After PwC's ban for Satyam role, auditor resignation at 6-year high in 2018

Illustration by Ajay Mohanty
The year 2018 has seen the highest number of mid-term auditor resignations in six years, according to data from PRIME  Database. In 2018, the tally stood at 42, more than thrice the previous year.

Experts say the rise in resignations has been due to the Securities and Exchange Board of India’s (Sebi’s) decision to bar Price Waterhouse for two years as auditors in the Satyam scam. 

The sweeping nature of the order, which came in January 2018, said neither PwC nor the audit firms in its network (PwC India) were allowed to audit any listed company or intermediary (such as brokers) for two years.


“The stringent action taken by Sebi against PwC has been one of the biggest reasons for the recent spate of auditor resignations. It showed how even the big-four (others being Deloitte, KPMG and EY) can face huge reputational and business risks if the company being audited turns out to be following fraudulent practices,” said Pranav Haldea, managing director of PRIME Database. Some cases in which auditors resigned mid-term in 2018 include those of Vakrangee, Manpasand Beverages and Atlanta. 

The auditors stepped down only days before finalising the annual accounts, citing inadequate information shared by the companies during the audit.

Analysts suggest these cases highlight the gaps in auditing standards. “The reasons mentioned by the auditors seem to be inadequate and unconvincing. While Deloitte had been Manpasand’s auditor for eight years, during which they had issued a clean opinion, Atlanta’s auditor were doing the audit for the first time. However, the previous auditors of Atlanta had issued clean opinions in previous years,” Ambit said in a recent note. 


However, the recent spate of auditor resignations could also be part of a course-correction by some. 

Experts say earlier auditors took advantage of a less strict regulatory environment. “Some auditors had taken the view that as flagging off inaccuracies or lapses in their clients’ books of accounts meant losing fee in the bargain, it was better to avoid it.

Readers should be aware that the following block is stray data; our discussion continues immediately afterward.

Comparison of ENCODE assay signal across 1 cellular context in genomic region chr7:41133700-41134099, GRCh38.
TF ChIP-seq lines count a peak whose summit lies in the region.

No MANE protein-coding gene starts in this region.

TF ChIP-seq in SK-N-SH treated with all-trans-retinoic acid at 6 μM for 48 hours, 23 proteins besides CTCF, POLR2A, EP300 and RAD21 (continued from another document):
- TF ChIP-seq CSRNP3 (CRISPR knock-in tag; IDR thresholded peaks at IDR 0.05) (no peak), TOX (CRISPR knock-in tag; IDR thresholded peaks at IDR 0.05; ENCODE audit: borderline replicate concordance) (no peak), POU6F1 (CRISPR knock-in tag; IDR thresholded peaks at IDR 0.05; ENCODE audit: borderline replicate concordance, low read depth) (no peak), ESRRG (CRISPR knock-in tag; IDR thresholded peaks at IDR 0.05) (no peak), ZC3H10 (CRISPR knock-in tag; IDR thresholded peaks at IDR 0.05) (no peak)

They thought the possibility of getting penalised was quite unlikely; so, it didn’t matter,” said Pavan Kumar Vijay, managing director of advisory firm Corporate Professionals.

According to experts, some auditors were also lax as there was a conflict of interest, with client fees accounting for a major portion of their revenue. 


However, some recent measures are going to make it difficult for auditors to turn a blind eye without consequences. 

The central government recently notified rules regarding a National Financial Reporting Authority.  This is to regulate accounting and audit standards and quality of service of auditors.

A stronger Companies Act is also a deterrent. “The Act of 2013 puts criminal liability on the part of the erring auditor,” Pavan says.  

Regulatory scrutiny could rise further. The Uday Kotak committee on better corporate governance has recommended Sebi have clear powers to act against auditors and other third-party individuals or firms with statutory duties under securities law.

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